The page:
Before there was Youtube, if you wanted to share a video with someone, they had to go through a huge rigmarole of installing codecs, etc. Using a very common standard (adobe flash), it brought video sharing to the masses.
The scary part of Net 2.0 is that it is much easier to implement the paranoid fantasy of "New World Order". As much as we love computers, it is thanks to them that the government and nefarious aspects of the private sector can impose a totalitarian state.
As the "Linux Action Show" podcast says "Some day, THE BORG will run on Linux".
The fear of computers in the 1940s was that they would eventually become "sentient" and take over by getting rid of human beings (the classic arcade game Robotron 2084 is based on this theme). They got it wrong, of course. It's not the computers that will do bad things to us--but the bad people who use them.
I'm digressing a little here...
But yeah, the article was way off in their predictions, optical computing still has not replaced TTL. Back in the 1990s, "virtual reality" was all the rage, and the helmet looked cool. But what is cool doesn't mean that it's practical. Is it cool to have a computer that is controlled entirely by voice/hand waving without a keyboard or mouse? Sure, but it becomes very impractical after 5 minutes when the "coolness" factor wears off.
So we are still within the paradigm of TTL-based CPU--and this is being maxed out (all of the easy low-hanging fruit has been picked off in terms of finding inefficiencies and they can't keep overclocking to meet the unsustainable standards of Moore's law anymore) and the manufacturers have reached a plateau. Instead of throwing greater GHz requirements at software (which is what Microsoft did with their bloatware called Vista), the software companies will have to learn to make their programs "leaner and meaner" (like Microsoft is attempting to do with Windows 7).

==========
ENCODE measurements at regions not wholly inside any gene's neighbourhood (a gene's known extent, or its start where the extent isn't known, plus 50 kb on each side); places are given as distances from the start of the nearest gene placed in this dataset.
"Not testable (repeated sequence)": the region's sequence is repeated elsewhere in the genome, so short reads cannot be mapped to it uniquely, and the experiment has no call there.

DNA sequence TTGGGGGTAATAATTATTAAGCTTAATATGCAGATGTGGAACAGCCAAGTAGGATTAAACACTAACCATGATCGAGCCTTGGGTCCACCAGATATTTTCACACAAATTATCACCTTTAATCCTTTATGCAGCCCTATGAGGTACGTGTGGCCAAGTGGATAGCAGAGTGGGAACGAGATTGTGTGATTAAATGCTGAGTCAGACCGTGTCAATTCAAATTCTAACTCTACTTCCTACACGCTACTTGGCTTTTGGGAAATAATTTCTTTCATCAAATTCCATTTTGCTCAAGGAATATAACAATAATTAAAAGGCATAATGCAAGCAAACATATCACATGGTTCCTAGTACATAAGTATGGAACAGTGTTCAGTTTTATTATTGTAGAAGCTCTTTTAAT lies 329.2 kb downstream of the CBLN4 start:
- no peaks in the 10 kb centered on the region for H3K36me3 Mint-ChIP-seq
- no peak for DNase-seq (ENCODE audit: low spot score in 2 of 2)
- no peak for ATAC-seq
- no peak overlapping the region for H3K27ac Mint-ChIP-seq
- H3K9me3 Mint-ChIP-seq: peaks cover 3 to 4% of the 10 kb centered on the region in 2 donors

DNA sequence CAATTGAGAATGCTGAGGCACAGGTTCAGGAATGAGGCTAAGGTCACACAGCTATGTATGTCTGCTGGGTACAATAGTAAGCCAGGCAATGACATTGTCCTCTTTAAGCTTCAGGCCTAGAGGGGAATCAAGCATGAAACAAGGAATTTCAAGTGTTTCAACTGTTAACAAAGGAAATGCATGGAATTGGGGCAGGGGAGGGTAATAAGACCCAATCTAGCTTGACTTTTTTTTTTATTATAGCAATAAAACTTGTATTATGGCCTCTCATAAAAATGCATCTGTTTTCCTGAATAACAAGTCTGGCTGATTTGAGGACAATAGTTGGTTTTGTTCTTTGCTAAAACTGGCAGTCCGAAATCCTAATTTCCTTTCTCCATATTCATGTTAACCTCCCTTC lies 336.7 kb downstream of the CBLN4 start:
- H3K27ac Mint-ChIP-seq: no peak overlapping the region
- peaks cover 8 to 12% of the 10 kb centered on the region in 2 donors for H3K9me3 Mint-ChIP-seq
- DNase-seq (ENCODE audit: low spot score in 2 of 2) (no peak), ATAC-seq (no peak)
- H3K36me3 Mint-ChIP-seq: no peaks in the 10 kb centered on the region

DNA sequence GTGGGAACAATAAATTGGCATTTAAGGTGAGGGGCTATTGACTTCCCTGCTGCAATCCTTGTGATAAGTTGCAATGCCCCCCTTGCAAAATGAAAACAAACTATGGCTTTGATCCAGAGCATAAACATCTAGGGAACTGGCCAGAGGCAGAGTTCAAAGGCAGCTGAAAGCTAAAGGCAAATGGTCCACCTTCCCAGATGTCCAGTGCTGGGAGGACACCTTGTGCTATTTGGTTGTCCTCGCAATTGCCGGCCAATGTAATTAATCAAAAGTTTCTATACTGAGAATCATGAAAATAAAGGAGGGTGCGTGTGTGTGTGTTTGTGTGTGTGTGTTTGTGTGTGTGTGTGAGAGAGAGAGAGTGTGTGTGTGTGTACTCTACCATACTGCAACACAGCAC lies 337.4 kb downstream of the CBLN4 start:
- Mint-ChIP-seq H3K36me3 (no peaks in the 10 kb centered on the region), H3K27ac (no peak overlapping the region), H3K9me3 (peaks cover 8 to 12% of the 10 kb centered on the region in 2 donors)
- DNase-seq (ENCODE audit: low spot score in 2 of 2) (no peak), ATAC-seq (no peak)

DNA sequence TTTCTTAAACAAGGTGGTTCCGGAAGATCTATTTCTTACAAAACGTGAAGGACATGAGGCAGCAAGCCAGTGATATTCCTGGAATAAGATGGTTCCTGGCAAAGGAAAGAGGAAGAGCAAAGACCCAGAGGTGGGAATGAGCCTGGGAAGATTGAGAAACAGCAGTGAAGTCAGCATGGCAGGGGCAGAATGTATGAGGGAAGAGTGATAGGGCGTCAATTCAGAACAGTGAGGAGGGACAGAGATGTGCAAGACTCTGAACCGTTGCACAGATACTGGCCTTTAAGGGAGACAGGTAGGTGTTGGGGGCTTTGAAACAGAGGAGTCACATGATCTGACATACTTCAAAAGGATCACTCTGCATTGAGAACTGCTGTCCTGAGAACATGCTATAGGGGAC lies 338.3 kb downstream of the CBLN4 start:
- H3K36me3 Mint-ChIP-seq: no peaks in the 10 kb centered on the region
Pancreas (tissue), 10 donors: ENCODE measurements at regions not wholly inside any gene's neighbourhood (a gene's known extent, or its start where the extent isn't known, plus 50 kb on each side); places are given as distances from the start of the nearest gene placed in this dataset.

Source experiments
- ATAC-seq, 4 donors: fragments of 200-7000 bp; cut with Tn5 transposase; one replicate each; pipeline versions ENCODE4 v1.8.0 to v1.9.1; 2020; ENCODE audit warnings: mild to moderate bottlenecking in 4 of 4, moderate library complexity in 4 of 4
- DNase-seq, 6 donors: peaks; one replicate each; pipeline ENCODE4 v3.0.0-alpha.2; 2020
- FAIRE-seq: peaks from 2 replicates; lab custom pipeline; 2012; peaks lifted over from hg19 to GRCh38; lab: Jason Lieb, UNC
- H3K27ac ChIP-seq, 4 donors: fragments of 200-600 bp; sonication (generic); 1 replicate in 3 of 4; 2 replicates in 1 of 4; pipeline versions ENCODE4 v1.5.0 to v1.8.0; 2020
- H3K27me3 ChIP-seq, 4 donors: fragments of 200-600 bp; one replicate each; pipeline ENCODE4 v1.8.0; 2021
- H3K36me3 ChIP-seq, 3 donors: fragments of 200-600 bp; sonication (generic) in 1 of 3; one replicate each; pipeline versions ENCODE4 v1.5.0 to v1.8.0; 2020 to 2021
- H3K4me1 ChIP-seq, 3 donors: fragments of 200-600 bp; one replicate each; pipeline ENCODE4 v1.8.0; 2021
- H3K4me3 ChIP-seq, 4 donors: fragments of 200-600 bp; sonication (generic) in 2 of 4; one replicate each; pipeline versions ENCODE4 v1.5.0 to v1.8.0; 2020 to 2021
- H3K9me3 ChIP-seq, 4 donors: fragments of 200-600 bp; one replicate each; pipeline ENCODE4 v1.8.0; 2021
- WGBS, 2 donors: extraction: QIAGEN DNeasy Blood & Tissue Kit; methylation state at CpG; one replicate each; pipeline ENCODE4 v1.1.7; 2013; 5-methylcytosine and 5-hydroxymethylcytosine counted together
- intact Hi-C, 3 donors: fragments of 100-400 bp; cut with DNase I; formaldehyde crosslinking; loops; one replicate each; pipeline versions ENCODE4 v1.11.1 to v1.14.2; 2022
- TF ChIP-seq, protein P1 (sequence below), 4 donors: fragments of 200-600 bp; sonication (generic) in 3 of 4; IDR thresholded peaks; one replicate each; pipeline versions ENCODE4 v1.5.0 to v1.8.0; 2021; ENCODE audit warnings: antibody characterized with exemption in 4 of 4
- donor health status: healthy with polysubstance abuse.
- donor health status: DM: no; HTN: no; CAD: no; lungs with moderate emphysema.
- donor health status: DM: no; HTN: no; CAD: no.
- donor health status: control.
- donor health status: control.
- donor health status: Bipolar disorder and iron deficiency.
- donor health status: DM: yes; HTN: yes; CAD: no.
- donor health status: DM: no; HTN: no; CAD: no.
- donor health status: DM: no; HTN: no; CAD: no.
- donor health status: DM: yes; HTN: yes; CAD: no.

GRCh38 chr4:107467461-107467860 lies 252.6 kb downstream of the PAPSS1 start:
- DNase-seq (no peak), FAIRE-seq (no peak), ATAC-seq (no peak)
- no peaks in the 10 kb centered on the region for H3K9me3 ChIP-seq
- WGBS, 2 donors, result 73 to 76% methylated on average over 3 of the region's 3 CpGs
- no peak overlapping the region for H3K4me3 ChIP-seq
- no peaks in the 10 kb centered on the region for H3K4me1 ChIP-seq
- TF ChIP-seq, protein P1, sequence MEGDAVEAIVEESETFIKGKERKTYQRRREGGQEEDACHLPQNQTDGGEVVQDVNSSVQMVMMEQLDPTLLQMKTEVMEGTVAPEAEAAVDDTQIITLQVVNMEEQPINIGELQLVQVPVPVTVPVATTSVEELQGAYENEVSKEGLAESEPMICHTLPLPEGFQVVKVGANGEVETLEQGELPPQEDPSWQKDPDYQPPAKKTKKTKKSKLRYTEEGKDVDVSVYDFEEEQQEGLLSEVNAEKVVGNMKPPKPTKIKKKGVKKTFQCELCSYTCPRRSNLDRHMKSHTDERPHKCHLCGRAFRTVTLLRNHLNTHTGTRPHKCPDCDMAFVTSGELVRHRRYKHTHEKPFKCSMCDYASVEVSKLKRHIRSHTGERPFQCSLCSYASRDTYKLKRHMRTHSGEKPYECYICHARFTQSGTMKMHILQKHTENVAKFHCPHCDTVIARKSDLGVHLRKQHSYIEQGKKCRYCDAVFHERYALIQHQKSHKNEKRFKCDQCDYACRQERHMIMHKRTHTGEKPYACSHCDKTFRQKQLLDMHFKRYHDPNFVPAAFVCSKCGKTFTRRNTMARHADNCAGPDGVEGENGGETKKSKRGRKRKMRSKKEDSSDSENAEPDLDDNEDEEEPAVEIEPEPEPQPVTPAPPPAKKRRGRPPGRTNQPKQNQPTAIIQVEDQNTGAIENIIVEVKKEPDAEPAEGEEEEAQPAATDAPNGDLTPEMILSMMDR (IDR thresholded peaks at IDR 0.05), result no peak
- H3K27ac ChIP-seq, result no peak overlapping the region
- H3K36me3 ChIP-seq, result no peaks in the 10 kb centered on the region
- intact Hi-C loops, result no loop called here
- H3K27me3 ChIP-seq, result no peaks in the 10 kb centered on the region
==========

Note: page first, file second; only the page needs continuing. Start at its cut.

Last Edit: Jul 9, 2009 7:56:19 GMT -5 by cadorbolin
The semiconductor industry has been very creative in keeping up with Moore's law, although they are starting to run out of steam. And, I think that speed increases in and of themselves are no longer directly helpful. I don't need the hardware to get faster, really. I need the software to stop bloating at 1.5x the rate at which the hardware gets faster.
The Netbooks are an example - these awesome little devices run from pretty spartan CPUs. They do what they do, and they do it well. I can't wait to get one for myself.
Windows 7 seems like step in the right direction. I've been using the RC for a while now, and it's good stuff. However, it's still heavy. From the support and development side of things, whenever I work on modern day OSes (Linux and OS X included, sigh) I feel like there's a ton of weight hanging over me, ready to fall at any moment. It's just too unwieldy.
I don't know what I'd predict (and I've thought a lot about it). But I know what I hope for...a computing platform that is modular, loosely coupled but with tight cohesion, solid as a rock, and efficient to use and develop for. I've surveyed the landscape, and nothing yet meets those lofty goals. In fact, it seems to be getting worse before it gets better...
Sooner or later hardware performance is going to plateau (with the current technology) and developers are going to be forced to code better and more efficiently. Exactly as they did back in the 8bit-16bit days. You had your fixed hardware platform and that was it, so developers/coders/programmers really learnt the hardware inside out and got fantastic results out of the limited hardware. This plateau will be the marking point for when current tech becomes retro!!
Microsoft are slowly realising that bloatware is an issue, look at Windows 2008 core and Windows 7 as an example.
Google has announced their OS and that as a good indicator of things to come. Clean, efficient OS designed for the internet.
Now we need a hardware company to come up with a new computer architecture, to reboot the computer industry again!